Ed Balls is right. As he wrote on Thursday, an increase in VAT would be unfair to the poorest and damaging to jobs and the economy, and the coalition will be making a big mistake if George Osborne’s budget includes such an increase.
Balls has said, in an email to Labour Party members, that “Raising VAT is hugely unfair. The VAT rise will hit the poorest households harder than the richest and will hit pensioner couples and ordinary families hardest of all. It is simply not right.” His parliamentary question, tabled ahead of the Budget, asking for the distributional impact of a VAT rise is a smart political move which gets to the very heart of why VAT is wrong, and his stance on this issue has helped to set him aside from the other candidates in the Labour leadership contest.
But does he honestly think that if his great mentor, Gordon Brown had won the General Election Labour would not have increased VAT? Ever since 1992 Labour have been terrified of increasing the headline rate of Income Tax – clearly the fairest way of raising revenue – and all the evasions during the election campaign clearly pointed to a VAT hike as their preferred tool for dealing with part of the deficit. Yes, Alistair Darling – rightly – increased the top rate to 50% in his 2009 Budget, but this can clearly be seen as the act of a dying government which had suddenly found a lost reserve of courage. It certainly wasn’t a typical example of the New Labour approach to fiscal policy.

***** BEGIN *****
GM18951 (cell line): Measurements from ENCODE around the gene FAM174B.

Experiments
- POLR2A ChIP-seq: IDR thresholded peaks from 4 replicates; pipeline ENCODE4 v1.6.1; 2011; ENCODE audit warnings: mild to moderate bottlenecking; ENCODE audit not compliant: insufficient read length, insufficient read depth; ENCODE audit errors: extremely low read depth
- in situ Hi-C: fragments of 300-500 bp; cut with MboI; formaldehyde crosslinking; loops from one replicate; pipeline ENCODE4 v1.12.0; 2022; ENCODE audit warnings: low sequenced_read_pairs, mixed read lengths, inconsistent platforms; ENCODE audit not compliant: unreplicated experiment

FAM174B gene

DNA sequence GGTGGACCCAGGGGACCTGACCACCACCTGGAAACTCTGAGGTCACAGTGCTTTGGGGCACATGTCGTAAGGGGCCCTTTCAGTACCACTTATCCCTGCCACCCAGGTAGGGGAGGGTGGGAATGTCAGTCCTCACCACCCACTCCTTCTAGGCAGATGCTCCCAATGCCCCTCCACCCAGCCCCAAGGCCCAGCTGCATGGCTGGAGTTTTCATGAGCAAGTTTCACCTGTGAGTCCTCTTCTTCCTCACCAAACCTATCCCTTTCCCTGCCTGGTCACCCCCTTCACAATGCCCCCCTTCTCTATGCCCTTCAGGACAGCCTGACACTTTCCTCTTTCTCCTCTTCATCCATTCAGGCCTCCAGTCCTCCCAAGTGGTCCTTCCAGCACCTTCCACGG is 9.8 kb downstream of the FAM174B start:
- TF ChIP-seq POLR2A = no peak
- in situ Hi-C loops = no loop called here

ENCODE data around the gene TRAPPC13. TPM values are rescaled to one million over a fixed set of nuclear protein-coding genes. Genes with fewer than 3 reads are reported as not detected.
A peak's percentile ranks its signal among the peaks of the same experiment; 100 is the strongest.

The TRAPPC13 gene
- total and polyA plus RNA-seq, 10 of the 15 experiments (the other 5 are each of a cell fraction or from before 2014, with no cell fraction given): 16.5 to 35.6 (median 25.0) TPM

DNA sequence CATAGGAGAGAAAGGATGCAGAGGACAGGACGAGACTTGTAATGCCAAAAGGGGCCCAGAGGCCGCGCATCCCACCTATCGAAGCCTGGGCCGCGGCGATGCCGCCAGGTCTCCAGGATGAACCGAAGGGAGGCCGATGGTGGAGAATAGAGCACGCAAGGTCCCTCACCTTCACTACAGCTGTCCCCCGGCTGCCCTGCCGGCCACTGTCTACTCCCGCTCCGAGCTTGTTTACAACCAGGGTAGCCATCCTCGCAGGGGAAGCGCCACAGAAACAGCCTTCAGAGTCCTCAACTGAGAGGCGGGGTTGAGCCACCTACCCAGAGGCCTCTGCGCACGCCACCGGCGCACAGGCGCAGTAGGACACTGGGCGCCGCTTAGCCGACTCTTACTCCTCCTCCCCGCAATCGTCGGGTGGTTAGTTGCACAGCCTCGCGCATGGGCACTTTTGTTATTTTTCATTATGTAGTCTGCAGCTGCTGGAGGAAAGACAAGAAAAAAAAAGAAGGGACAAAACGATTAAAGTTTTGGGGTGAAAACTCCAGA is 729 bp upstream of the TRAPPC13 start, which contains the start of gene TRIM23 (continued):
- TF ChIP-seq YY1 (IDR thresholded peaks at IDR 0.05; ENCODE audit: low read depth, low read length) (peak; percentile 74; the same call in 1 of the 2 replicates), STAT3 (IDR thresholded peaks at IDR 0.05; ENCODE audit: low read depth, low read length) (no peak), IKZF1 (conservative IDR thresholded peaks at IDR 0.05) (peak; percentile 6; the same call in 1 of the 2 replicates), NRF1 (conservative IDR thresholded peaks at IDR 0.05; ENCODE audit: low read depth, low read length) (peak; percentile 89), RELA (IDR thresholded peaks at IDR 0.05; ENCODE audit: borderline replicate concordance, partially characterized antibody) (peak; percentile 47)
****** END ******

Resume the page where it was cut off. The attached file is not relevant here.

Balls’ posturing on VAT is of course naked opportunism, designed to bolster his bid for the Labour leadership, and I can’t blame him for that. The party’s leadership contest has yet to burst into life and hasn’t come anywhere close to engaging the wider public. Perhaps Balls has found an issue which can resonate with many who are sceptical at best about Osborne’s “we’re all in this together” nonsense.
None of that changes the fact that VAT is a thoroughly regressive tax and that it will be a particularly appalling day for the coalition (and in particular the Lib Dems) if Osborne is allowed to push through a hike.
But had Labour pulled off the impossible and won the General Election they would certainly have increased VAT – no question about it. As Balls himself admits, all of their campaign rhetoric pointed in this direction. For him to claim now that there would have been any other outcome demonstrates that he is either plainly dishonest or deeply delusional.